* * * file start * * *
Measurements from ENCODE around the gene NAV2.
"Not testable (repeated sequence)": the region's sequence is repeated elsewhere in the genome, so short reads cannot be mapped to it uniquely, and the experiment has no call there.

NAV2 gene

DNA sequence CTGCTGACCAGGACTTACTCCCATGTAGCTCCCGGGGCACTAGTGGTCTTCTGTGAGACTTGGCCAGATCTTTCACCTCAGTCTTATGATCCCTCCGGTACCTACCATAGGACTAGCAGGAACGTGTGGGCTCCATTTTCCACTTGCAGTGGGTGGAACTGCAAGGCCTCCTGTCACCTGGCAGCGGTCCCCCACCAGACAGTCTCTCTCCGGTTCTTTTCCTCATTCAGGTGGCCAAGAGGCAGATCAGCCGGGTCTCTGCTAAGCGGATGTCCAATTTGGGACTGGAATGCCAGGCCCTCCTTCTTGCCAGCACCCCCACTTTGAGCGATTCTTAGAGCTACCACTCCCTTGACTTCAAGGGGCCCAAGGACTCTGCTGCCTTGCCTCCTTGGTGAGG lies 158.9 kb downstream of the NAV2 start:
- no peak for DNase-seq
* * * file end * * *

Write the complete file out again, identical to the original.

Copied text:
Measurements from ENCODE around the gene NAV2.
"Not testable (repeated sequence)": the region's sequence is repeated elsewhere in the genome, so short reads cannot be mapped to it uniquely, and the experiment has no call there.

NAV2 gene

DNA sequence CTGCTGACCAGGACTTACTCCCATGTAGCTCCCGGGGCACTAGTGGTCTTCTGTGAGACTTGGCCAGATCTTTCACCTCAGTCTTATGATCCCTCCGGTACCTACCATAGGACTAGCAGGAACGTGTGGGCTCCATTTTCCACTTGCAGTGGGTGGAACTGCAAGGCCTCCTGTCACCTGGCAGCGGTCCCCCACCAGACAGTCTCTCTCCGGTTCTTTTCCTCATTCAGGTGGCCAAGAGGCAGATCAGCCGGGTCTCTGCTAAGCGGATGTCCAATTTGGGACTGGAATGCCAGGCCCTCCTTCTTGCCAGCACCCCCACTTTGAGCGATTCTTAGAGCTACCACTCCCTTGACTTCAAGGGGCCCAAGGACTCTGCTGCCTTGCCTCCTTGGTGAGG lies 158.9 kb downstream of the NAV2 start:
- no peak for DNase-seq